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June 15, 2017

Q&A: What are you actually eating when you order “snapper”? This scientist is finding out

Food scientist Donna Cawthorn has found that snapper-loving diners are getting duped on a global scale.
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When is that red snapper on the menu not really snapper at all? When it’s scorpionfish, seabream or even a freshwater species like tilapia, served up under the wrong name. These fishy substitutions happen all the time — but food scientist Donna Cawthorn is trying to set snapper straight.

Cawthorn is the primary researcher for SNAPTRACE, the first global analysis of snapper mislabeling. She tests snapper DNA in markets around the world, and combs through fish import and export data to uncover discrepancies. We asked Cawthorn how fraud happens, how to fix it and whether it’s okay to eat your research.

This interview has been edited and condensed.

Food fraud is a global issue. Horse meat gets passed off as beef. Cheap catfish is labeled as pricey grouper. Why single out snappers?

Snappers are one of the most highly prized yet misunderstood groups of fishes in the world. Because of their high value, there is a wide range of substitutes.

When customs officials track a shipment of fish, there are 112 species that can legally be called “snapper.” Is it a good idea to treat such a diverse group of fish as identical?

By grouping them all together, you ignore the fact that every species has its own story. Every species has different management regimes, a different vulnerability to overfishing and a different age when it reproduces.

And it’s more than just looking at a species level. We need to look at a population level as well. In different parts of the world a specific snapper species can be overexploited in one stock but be perfectly healthy in another stock.

As you’ve examined the international trade in snapper, have there been any big surprises?  

New Zealand reports a hefty export of snapper, but our results suggest that this is actually silver seabream. That’s because this fish is referred to as snapper in New Zealand, even though it’s only distantly related to “true” snapper. As a result, there is a 28 percent overestimation of the global exports of snapper.

In addition to analyzing fish imports and exports, you’ve tested the DNA of snapper in markets and restaurants around the world. What have you discovered?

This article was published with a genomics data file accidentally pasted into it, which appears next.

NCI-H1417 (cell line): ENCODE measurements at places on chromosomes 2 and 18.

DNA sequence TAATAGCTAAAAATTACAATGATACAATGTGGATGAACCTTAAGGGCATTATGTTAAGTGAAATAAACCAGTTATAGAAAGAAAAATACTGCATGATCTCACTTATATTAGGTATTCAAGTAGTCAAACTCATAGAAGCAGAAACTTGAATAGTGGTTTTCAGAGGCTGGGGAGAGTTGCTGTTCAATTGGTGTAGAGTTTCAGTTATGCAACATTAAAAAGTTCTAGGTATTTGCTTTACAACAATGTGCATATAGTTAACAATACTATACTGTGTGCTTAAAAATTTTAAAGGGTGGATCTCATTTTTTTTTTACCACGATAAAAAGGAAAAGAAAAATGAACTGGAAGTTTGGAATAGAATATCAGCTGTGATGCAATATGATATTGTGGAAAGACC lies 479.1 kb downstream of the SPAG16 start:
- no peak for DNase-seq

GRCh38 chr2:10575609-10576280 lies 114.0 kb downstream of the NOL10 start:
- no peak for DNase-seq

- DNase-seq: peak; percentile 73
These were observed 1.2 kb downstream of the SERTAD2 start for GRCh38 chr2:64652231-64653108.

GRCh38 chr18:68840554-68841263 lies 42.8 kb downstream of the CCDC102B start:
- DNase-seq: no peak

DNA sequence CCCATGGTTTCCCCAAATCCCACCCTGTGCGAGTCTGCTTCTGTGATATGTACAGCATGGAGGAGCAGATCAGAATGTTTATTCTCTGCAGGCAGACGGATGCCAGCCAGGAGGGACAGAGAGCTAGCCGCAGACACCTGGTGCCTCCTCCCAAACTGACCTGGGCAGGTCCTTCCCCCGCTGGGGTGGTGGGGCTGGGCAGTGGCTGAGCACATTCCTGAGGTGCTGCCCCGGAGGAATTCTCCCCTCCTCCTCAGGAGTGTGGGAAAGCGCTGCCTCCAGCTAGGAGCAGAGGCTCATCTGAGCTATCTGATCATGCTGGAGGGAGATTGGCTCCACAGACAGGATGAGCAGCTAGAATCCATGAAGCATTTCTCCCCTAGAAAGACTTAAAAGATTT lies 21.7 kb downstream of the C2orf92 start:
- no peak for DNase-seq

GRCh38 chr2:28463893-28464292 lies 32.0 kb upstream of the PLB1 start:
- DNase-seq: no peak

Of the 106 samples that we’ve analyzed to date, only 65 percent have been true snappers in the Lutjanid family. So, depending on where you live, you can have a one-in-three chance of getting something else when you order snapper.

The non-snapper samples have come from 11 different families of fish. The number of fish being passed off as snapper on the global market is quite astounding.

What was the strangest snapper substitution you found?

I had an incident where there was actually a fin of a red fish stuck next to a fillet of tilapia. I thought to myself, well this is really odd, because the texture of this fish was not the texture of a snapper. I could taste the fresh water.

You eat your samples?

Sometimes I eat the samples so that they don’t go to waste. But I don’t actually like to eat the snapper, because I feel a huge guilt complex when I do — especially if the species is overexploited. I love snapper in the sea. I love them less on my plate.

How can we stop snapper mislabeling?

We need to move away from these generic umbrella terms such as “snapper” and treat them as individual species. There are already unique serial numbers for individual species in certain databases, but these are not integrated with international commodity trade codes. It’s too cumbersome for customs officials to track two codes. There needs to be one step, like when you simply scan a product in a supermarket and all the accompanying data is logged.

Your research requires long hours in the evening analyzing snapper imports and exports. Do you have any strategies to pass the time?

Copious amounts of wine. I’m from South Africa — you can’t not drink wine!